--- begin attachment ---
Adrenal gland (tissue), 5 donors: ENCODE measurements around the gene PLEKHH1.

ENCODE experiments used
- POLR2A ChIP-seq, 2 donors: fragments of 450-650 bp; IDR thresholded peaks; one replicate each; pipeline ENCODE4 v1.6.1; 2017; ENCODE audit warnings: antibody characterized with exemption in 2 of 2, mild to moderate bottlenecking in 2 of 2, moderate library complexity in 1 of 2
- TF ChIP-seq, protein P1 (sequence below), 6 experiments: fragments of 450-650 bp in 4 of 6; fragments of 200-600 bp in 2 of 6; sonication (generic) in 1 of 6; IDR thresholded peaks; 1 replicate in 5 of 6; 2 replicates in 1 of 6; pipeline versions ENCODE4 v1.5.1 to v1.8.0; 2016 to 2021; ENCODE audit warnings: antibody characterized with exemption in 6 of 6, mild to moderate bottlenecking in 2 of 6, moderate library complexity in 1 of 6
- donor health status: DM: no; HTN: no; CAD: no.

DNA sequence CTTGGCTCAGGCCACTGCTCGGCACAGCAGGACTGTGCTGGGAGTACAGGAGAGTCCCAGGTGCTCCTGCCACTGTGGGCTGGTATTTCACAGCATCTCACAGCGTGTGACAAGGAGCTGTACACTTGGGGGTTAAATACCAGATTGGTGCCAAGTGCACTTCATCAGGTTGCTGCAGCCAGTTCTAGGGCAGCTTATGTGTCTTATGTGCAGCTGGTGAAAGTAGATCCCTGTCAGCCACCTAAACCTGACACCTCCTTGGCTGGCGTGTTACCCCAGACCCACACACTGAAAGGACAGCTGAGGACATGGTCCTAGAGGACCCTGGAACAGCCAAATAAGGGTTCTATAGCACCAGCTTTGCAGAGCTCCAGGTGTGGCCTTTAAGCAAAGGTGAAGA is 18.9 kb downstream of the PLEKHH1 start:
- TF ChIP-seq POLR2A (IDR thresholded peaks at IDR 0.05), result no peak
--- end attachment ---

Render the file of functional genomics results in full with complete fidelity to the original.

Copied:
Adrenal gland (tissue), 5 donors: ENCODE measurements around the gene PLEKHH1.

ENCODE experiments used
- POLR2A ChIP-seq, 2 donors: fragments of 450-650 bp; IDR thresholded peaks; one replicate each; pipeline ENCODE4 v1.6.1; 2017; ENCODE audit warnings: antibody characterized with exemption in 2 of 2, mild to moderate bottlenecking in 2 of 2, moderate library complexity in 1 of 2
- TF ChIP-seq, protein P1 (sequence below), 6 experiments: fragments of 450-650 bp in 4 of 6; fragments of 200-600 bp in 2 of 6; sonication (generic) in 1 of 6; IDR thresholded peaks; 1 replicate in 5 of 6; 2 replicates in 1 of 6; pipeline versions ENCODE4 v1.5.1 to v1.8.0; 2016 to 2021; ENCODE audit warnings: antibody characterized with exemption in 6 of 6, mild to moderate bottlenecking in 2 of 6, moderate library complexity in 1 of 6
- donor health status: DM: no; HTN: no; CAD: no.

DNA sequence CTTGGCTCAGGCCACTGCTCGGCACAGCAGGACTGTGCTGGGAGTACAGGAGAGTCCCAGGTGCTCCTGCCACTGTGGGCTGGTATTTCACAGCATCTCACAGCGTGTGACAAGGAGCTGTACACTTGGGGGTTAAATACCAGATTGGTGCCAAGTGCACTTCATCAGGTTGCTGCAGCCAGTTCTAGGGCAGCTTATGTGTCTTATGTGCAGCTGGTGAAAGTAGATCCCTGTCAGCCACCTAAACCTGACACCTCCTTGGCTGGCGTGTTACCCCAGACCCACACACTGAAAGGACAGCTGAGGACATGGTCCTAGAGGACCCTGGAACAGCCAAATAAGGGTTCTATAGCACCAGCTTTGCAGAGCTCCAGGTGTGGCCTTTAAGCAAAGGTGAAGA is 18.9 kb downstream of the PLEKHH1 start:
- TF ChIP-seq POLR2A (IDR thresholded peaks at IDR 0.05), result no peak